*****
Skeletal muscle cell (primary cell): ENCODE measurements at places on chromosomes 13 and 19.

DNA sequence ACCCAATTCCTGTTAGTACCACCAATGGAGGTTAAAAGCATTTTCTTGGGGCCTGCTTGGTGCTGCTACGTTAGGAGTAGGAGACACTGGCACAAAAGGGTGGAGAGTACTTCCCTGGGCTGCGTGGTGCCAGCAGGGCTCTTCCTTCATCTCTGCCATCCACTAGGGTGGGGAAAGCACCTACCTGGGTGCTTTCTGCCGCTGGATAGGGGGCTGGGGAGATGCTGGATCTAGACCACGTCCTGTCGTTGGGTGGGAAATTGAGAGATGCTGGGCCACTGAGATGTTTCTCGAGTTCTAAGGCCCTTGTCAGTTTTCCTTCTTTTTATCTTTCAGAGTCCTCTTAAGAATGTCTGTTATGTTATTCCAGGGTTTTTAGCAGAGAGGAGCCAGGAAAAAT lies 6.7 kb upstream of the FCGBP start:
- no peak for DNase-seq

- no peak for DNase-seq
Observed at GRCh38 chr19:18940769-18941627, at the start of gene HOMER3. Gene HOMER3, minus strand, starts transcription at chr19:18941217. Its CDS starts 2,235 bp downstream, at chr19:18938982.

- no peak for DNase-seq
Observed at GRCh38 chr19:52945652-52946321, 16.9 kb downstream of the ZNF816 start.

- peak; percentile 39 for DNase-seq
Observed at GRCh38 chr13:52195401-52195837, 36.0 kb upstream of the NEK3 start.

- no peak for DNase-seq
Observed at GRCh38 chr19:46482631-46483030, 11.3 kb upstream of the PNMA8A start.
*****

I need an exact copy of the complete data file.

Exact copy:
Skeletal muscle cell (primary cell): ENCODE measurements at places on chromosomes 13 and 19.

DNA sequence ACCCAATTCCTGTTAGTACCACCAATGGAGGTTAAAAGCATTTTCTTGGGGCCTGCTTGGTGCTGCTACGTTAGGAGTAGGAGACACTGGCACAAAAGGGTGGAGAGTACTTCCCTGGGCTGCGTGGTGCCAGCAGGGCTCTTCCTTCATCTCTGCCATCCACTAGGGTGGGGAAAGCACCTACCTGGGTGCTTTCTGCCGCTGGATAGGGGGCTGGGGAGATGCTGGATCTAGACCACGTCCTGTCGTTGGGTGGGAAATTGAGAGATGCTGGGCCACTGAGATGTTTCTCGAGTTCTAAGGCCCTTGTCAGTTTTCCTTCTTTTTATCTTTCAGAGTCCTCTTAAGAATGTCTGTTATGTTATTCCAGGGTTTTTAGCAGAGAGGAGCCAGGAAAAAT lies 6.7 kb upstream of the FCGBP start:
- no peak for DNase-seq

- no peak for DNase-seq
Observed at GRCh38 chr19:18940769-18941627, at the start of gene HOMER3. Gene HOMER3, minus strand, starts transcription at chr19:18941217. Its CDS starts 2,235 bp downstream, at chr19:18938982.

- no peak for DNase-seq
Observed at GRCh38 chr19:52945652-52946321, 16.9 kb downstream of the ZNF816 start.

- peak; percentile 39 for DNase-seq
Observed at GRCh38 chr13:52195401-52195837, 36.0 kb upstream of the NEK3 start.

- no peak for DNase-seq
Observed at GRCh38 chr19:46482631-46483030, 11.3 kb upstream of the PNMA8A start.